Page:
To those of you who have written letters, sent packages, called, emailed, Facebooked, read this blog, you are the rea


8 thoughts on “Friends gone, friends gained

  1. Oh lady, just you wait until you get back! The whole cycle will repeat again. People will reemerge and others that were there might go away. But, at least you seem to have a pretty good circle of friends/family already. That will only get stronger. And, I’m sure you will continue to partake in a lot of third goal activities.

    • Thanks for all of the support, Jessica. I know it is gonna be strange when I get home. I can’t even imagine it right now. Oh, well, have another year before I have to 🙂 Hope you are well!

  2. Hello Heather! My name is Missy Slaathaug and I teach adult education at The Right Turn in Pierre. I read and really enjoy your articles in the Journal and I just discovered your blog. I recently decided to try launching a smalll project with my GED learners by asking them to read and respond to some of your posts. This would be good for them in so many ways – it would broaden their worlds and ask them to consider life outside South Dakota, it would require that they engage in something they read and it will also simply give them practice reading and writing. I will require that they introduce themselves at the beginning of each post so that you know what is going on. If you have time to reply, we would love it. Keep up the good work!

    • Hi, Missy,

      Thanks for reading and complimenting on my blogs and columns. I really enjoy the comments from your students and their perspectives on whatever topic I wrote about. I like engaging with them and hope they continue to read the blog and ask questions. Sharing my experiences with people at home is very rewarding and fun for me. If there is anything else I can do – sent postcards, create a video, answer questions by email – please let me know. My email is I would love to help your students anyway I can. Thanks for reading and wanting to communicate!

      • Heater, my learners are so psyched that you are replying! It really makes their day. Attendance is rather spotty in this GED program, so I have not always seen the same people and thus haven’t told everyone to check for responses – but they have all loved reading your posts and writing to an actual person in Africa. You whole experience is SO far out of their realm; it’s really fun to be orchestrating this and stretching them. Thanks for your offer to do even more – let’s get through December and I will then take you up on your offer of some more direct communication. Videos and sending questions by email both sound intriguing. OK – all for now. And thanks again for responding. 🙂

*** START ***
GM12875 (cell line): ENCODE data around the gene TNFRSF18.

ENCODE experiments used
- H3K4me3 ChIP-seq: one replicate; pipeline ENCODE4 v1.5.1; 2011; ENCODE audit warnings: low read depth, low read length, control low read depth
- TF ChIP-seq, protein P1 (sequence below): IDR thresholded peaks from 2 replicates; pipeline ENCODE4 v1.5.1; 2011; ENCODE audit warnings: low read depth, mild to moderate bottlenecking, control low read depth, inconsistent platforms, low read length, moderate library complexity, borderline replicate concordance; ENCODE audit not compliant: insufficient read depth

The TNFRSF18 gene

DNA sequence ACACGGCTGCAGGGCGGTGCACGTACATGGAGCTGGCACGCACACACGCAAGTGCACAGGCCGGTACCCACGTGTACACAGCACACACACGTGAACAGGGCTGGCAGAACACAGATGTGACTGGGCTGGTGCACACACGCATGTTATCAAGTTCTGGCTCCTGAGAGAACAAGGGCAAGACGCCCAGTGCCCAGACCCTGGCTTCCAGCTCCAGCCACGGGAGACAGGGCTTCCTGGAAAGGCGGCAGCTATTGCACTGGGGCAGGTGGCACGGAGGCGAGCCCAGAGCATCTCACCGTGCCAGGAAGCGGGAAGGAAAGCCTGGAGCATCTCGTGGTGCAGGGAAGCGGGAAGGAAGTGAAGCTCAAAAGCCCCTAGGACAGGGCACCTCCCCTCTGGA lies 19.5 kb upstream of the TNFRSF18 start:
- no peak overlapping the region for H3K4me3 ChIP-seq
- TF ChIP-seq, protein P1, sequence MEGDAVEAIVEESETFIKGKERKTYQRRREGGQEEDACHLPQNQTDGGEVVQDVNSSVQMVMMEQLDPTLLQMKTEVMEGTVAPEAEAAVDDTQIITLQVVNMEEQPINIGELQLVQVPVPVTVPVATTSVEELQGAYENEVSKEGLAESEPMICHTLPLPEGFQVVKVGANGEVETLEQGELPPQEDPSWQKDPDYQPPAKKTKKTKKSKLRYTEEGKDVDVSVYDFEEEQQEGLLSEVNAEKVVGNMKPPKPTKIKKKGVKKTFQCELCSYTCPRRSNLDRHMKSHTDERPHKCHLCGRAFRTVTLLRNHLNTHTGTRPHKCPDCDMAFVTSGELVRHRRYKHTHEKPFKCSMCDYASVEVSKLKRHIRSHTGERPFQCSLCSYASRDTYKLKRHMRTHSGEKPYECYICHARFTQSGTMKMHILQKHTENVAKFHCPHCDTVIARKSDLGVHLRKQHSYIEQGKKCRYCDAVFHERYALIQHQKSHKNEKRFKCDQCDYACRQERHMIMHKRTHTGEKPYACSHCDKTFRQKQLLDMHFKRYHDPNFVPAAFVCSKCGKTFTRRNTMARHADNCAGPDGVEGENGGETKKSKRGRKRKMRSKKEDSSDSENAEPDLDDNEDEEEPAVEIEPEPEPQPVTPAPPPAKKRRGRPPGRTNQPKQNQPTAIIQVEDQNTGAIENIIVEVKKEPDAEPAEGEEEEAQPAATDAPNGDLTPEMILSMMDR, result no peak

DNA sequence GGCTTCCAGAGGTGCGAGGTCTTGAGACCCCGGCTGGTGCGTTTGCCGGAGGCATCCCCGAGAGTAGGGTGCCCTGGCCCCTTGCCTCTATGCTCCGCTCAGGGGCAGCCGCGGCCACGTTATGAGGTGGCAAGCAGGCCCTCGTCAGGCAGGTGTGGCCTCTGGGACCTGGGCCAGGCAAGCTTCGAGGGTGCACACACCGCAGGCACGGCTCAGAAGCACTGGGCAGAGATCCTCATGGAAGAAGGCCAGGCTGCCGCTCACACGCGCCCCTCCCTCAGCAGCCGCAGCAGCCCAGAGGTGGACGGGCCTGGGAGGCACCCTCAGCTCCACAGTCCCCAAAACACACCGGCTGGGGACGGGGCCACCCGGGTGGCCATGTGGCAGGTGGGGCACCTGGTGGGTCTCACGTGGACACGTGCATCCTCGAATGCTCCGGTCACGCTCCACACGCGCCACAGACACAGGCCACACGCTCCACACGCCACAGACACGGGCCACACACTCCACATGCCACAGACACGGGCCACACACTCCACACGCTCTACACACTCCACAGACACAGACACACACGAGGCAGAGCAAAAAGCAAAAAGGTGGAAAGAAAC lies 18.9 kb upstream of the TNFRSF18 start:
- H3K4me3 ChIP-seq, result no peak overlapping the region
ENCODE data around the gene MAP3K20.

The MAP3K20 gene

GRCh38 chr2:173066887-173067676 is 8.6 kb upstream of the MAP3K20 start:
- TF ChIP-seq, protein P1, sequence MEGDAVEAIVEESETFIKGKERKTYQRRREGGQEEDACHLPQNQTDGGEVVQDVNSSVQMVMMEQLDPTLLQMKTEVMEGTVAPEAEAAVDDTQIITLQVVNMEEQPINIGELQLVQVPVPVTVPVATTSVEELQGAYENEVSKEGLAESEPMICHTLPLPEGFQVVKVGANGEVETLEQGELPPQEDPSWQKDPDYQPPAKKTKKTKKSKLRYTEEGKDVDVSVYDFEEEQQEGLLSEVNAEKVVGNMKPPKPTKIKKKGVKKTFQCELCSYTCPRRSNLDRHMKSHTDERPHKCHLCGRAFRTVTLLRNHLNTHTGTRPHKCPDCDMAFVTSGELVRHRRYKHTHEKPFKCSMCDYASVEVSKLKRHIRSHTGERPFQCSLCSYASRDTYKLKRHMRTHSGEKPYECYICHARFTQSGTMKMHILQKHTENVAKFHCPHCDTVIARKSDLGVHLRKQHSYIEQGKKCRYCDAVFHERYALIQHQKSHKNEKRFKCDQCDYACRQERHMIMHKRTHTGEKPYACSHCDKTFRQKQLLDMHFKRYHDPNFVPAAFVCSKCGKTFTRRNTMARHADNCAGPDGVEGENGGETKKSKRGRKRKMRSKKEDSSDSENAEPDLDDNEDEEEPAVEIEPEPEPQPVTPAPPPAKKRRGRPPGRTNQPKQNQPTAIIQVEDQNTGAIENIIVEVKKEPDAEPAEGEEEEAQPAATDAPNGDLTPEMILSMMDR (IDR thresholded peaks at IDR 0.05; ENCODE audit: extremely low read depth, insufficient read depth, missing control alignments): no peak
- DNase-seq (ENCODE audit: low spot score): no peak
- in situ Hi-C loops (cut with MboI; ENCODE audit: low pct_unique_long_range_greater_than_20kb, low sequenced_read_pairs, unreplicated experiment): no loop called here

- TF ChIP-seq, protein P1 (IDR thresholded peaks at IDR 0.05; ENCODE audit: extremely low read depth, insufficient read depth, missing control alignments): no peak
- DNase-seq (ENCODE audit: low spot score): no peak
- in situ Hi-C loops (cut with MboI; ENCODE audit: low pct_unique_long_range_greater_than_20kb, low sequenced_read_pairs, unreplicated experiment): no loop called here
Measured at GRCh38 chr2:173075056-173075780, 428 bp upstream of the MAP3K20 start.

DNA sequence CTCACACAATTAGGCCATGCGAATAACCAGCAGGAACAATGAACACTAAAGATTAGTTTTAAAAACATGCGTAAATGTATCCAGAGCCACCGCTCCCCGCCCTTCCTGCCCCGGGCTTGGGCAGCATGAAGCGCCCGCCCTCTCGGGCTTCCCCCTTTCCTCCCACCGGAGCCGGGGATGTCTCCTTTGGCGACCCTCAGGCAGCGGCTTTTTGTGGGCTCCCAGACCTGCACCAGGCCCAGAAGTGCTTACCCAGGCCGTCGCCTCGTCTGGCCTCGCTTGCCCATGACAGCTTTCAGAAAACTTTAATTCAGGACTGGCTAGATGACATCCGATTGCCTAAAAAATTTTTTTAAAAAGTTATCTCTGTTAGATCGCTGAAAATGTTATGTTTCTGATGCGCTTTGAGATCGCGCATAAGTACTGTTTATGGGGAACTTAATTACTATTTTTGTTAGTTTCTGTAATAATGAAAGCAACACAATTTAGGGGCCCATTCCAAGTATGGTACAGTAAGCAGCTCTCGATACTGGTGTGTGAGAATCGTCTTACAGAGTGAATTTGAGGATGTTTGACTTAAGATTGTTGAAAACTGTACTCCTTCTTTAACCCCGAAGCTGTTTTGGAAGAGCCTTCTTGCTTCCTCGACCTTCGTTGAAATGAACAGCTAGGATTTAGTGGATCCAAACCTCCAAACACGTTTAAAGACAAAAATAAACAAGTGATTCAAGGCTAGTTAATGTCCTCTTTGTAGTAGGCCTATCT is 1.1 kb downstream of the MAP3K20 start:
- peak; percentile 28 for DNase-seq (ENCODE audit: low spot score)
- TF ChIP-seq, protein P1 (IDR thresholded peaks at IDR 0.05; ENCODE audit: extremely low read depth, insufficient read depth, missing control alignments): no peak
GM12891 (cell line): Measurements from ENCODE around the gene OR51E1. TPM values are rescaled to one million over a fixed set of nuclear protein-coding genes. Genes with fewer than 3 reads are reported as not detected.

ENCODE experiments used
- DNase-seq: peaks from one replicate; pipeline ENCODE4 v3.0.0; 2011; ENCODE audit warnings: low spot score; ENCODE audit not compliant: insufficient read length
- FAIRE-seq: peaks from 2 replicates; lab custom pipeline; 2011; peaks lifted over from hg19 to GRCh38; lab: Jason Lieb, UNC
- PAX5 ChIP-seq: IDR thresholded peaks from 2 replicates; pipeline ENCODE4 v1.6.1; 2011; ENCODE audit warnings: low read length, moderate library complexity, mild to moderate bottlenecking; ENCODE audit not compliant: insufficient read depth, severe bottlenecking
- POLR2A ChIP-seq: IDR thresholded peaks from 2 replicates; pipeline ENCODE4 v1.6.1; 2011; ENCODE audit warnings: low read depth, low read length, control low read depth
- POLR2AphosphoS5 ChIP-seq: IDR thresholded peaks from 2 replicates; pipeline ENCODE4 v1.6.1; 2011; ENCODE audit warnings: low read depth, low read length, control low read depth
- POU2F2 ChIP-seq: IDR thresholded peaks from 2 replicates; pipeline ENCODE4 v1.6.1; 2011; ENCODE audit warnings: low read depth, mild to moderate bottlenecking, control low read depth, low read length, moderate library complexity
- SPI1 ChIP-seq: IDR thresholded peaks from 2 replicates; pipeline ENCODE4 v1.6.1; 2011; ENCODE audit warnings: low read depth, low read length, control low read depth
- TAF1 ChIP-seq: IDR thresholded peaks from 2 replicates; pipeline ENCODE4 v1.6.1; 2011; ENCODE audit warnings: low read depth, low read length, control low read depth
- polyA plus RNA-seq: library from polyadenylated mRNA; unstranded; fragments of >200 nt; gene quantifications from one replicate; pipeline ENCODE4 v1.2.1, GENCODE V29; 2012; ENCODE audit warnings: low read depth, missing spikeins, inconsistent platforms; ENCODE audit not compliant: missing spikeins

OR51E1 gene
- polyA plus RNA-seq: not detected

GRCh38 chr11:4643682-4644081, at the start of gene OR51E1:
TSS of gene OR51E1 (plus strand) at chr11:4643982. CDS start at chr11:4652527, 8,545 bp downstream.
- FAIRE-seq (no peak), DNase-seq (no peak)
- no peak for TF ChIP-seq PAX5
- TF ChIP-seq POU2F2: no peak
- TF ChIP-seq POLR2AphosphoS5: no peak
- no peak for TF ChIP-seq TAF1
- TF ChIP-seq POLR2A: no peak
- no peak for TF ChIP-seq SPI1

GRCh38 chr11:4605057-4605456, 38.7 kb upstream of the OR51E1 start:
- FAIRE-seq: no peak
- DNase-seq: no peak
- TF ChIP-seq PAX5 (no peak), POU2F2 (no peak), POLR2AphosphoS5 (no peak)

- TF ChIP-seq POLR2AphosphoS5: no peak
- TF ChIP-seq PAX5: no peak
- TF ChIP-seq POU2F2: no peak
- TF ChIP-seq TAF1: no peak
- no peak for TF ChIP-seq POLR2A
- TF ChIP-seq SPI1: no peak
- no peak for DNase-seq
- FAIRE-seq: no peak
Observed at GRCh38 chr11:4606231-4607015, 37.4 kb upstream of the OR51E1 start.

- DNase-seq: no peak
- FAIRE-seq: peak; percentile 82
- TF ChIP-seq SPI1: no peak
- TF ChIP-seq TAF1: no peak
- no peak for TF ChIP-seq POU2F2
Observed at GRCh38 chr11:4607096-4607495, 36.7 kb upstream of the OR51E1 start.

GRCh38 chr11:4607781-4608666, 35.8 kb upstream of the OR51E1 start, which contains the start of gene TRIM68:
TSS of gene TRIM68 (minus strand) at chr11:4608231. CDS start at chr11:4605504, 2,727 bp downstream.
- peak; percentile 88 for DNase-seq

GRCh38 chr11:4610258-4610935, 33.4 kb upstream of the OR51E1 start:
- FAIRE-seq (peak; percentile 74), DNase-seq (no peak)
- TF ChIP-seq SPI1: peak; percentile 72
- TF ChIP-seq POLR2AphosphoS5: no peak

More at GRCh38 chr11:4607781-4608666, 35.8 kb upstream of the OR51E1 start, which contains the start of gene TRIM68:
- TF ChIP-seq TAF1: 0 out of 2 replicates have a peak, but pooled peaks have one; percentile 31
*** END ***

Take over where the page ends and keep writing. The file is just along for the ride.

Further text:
• Missy, I am so happy that your learners are getting something from this blog and enjoy the my replys. But I would love to talk more after the holidays. Hope you have a wonderful Christmas!

  3. That made me cry a little. But it pleases me that it made your day a little better. It IS funny the people who are in your thoughts. (I’m embarrassed to admit that I probably think about you more often than a lot of my family members – HA! Things like “wonder what Heather had for breakfast- was her shower hot- how much privacy does she really have- are those bed bugs gone????) My Christmas wish is to get you a care package put together. Start building up the suspense!!
    Eye doctor lady, (Ginger- Max’s Mom)

    • Ginger, again, you are too nice to me! I don’t eat hardly anything exciting and the showers are few and far between. But it means so much to me that you care so much. I will have to schedule an eye appointment when I return next year!